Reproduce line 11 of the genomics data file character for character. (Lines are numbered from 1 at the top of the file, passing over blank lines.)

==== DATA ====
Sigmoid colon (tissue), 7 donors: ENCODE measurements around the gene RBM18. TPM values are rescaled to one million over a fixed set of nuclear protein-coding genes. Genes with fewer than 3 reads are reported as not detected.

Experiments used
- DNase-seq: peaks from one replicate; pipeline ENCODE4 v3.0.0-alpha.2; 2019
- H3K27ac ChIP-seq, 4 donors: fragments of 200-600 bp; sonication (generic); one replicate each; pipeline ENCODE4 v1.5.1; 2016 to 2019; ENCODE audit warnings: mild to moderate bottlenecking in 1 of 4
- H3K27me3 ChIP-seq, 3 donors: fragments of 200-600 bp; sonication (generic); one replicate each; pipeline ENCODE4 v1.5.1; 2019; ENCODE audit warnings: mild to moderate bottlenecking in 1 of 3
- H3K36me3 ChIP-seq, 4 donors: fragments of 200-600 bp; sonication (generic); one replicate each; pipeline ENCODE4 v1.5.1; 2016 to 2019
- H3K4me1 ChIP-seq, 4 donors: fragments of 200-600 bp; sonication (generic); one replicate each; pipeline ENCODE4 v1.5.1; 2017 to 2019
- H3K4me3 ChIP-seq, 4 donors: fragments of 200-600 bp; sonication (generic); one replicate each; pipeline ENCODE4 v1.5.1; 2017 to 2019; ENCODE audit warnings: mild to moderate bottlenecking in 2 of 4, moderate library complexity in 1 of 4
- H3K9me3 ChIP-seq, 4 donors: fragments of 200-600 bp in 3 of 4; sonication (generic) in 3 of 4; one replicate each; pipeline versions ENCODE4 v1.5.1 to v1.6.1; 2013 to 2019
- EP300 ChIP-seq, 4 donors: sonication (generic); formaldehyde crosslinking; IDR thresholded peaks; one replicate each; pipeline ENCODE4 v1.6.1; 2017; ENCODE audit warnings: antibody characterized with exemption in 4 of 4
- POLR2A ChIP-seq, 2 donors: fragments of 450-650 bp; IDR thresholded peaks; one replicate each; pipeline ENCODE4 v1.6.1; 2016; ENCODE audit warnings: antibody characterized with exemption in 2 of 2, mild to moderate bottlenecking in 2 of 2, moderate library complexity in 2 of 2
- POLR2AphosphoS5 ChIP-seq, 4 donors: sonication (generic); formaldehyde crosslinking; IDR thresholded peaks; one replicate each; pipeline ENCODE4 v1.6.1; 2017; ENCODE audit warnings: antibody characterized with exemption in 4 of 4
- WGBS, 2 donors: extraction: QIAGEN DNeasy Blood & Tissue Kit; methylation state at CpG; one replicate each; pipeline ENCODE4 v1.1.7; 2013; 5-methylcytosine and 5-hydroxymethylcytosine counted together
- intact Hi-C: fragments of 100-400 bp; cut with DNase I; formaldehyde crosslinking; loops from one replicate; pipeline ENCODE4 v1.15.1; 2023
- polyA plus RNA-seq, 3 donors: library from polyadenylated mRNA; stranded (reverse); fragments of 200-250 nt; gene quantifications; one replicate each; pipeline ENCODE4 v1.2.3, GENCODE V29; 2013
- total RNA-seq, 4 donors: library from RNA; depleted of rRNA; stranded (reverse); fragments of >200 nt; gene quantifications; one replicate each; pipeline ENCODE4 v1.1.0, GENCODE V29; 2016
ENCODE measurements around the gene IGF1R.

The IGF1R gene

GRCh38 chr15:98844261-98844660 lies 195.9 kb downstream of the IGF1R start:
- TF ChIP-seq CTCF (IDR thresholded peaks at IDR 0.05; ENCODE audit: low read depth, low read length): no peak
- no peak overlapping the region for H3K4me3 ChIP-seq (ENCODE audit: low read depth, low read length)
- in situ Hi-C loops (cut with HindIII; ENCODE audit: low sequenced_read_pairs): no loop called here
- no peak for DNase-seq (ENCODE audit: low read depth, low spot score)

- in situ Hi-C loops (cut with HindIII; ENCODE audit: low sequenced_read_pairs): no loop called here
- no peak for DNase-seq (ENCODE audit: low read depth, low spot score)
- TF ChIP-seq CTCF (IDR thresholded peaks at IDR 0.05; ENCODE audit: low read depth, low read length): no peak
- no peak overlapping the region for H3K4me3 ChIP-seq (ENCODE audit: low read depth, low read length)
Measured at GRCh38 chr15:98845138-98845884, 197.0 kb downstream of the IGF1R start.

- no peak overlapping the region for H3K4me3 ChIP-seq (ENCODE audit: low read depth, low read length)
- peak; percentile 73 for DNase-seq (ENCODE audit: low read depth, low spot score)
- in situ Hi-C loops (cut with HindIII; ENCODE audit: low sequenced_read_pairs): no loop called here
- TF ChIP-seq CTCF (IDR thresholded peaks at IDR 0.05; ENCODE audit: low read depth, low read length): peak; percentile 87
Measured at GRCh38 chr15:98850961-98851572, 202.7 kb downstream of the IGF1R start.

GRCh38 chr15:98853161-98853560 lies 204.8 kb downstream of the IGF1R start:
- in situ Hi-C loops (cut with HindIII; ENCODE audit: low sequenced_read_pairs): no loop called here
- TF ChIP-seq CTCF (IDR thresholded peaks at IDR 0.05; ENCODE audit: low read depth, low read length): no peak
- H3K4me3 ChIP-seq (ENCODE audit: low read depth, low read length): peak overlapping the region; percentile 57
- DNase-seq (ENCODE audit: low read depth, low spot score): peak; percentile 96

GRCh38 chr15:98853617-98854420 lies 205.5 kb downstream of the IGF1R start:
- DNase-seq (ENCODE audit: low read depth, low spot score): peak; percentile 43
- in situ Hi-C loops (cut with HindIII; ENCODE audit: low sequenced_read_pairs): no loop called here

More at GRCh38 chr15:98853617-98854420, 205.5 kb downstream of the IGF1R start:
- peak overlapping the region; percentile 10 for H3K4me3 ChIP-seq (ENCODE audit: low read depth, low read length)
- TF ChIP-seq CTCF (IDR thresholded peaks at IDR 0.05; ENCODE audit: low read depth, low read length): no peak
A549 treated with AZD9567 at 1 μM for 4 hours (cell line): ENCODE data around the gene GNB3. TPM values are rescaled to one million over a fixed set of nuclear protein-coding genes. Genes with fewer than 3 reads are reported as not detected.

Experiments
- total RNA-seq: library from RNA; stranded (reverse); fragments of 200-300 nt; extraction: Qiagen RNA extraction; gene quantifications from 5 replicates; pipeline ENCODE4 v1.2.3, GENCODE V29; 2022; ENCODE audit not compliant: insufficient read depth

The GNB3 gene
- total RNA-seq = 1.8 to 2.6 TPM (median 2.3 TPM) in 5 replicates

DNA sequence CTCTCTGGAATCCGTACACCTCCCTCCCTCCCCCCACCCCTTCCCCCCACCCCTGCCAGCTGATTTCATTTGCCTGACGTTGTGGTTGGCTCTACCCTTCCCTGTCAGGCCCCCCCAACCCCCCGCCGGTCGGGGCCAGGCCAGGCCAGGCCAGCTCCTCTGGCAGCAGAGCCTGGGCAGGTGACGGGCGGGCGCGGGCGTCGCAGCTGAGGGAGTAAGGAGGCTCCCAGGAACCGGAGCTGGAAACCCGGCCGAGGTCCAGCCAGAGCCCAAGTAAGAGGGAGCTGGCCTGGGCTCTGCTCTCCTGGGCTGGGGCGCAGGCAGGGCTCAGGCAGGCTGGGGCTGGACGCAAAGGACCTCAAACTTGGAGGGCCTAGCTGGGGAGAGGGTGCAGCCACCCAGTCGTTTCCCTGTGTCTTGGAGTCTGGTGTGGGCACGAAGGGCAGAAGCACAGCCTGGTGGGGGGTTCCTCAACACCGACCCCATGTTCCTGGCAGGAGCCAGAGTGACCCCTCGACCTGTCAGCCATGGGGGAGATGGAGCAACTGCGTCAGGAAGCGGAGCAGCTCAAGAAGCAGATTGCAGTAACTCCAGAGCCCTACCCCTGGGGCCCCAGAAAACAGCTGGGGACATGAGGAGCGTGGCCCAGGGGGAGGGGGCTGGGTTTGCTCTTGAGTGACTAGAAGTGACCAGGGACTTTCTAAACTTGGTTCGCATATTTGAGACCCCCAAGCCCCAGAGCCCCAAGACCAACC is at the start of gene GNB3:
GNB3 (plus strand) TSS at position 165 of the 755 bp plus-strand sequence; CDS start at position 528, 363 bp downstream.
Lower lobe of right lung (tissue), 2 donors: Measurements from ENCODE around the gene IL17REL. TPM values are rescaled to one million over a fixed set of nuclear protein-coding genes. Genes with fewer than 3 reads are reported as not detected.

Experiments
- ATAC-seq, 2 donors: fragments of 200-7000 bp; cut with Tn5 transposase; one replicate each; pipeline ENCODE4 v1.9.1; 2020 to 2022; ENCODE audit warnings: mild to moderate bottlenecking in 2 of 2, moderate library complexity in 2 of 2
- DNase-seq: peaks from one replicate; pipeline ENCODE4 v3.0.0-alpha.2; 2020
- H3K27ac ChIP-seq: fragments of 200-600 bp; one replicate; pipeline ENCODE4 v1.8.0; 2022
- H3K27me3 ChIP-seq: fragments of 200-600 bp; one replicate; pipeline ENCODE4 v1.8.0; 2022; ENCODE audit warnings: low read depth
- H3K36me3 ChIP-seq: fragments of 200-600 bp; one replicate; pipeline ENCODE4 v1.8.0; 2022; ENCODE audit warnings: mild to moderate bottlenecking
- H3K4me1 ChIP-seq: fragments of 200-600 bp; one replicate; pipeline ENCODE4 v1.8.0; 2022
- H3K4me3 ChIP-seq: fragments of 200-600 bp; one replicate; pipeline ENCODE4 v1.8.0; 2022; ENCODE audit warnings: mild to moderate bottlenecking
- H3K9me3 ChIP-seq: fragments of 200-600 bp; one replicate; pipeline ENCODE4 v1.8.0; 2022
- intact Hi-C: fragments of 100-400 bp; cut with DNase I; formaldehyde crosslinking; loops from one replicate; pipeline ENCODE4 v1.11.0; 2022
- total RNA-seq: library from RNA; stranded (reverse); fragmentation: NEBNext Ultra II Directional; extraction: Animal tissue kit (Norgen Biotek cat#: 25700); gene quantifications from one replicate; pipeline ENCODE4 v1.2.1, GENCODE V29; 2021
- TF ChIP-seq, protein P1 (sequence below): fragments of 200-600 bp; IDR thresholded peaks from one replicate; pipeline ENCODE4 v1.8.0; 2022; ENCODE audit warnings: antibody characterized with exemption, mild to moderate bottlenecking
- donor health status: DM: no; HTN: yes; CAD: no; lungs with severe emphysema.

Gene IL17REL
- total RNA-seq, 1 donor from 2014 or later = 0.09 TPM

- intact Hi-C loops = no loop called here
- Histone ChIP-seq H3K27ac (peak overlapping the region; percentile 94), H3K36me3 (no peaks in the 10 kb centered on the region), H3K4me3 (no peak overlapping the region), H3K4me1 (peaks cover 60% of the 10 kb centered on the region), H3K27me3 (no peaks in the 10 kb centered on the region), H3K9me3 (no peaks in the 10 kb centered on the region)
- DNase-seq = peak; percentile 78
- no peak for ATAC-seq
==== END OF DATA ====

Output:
- POLR2A ChIP-seq, 2 donors: fragments of 450-650 bp; IDR thresholded peaks; one replicate each; pipeline ENCODE4 v1.6.1; 2016; ENCODE audit warnings: antibody characterized with exemption in 2 of 2, mild to moderate bottlenecking in 2 of 2, moderate library complexity in 2 of 2